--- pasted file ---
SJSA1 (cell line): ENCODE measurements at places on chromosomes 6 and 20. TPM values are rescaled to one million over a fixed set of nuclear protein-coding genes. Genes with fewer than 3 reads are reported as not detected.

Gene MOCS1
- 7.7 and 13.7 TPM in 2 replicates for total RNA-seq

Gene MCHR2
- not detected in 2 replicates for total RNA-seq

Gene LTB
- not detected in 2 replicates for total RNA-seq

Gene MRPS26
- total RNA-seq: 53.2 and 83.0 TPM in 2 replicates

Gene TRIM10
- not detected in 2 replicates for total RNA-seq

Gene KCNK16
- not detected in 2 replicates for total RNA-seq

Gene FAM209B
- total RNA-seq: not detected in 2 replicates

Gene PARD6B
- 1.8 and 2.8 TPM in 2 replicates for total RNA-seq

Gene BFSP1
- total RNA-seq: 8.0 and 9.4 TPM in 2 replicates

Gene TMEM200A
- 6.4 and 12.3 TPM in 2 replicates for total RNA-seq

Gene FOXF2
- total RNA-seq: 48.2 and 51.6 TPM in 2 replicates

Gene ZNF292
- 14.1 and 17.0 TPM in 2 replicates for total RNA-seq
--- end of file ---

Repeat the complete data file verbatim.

SJSA1 (cell line): ENCODE measurements at places on chromosomes 6 and 20. TPM values are rescaled to one million over a fixed set of nuclear protein-coding genes. Genes with fewer than 3 reads are reported as not detected.

Gene MOCS1
- 7.7 and 13.7 TPM in 2 replicates for total RNA-seq

Gene MCHR2
- not detected in 2 replicates for total RNA-seq

Gene LTB
- not detected in 2 replicates for total RNA-seq

Gene MRPS26
- total RNA-seq: 53.2 and 83.0 TPM in 2 replicates

Gene TRIM10
- not detected in 2 replicates for total RNA-seq

Gene KCNK16
- not detected in 2 replicates for total RNA-seq

Gene FAM209B
- total RNA-seq: not detected in 2 replicates

Gene PARD6B
- 1.8 and 2.8 TPM in 2 replicates for total RNA-seq

Gene BFSP1
- total RNA-seq: 8.0 and 9.4 TPM in 2 replicates

Gene TMEM200A
- 6.4 and 12.3 TPM in 2 replicates for total RNA-seq

Gene FOXF2
- total RNA-seq: 48.2 and 51.6 TPM in 2 replicates

Gene ZNF292
- 14.1 and 17.0 TPM in 2 replicates for total RNA-seq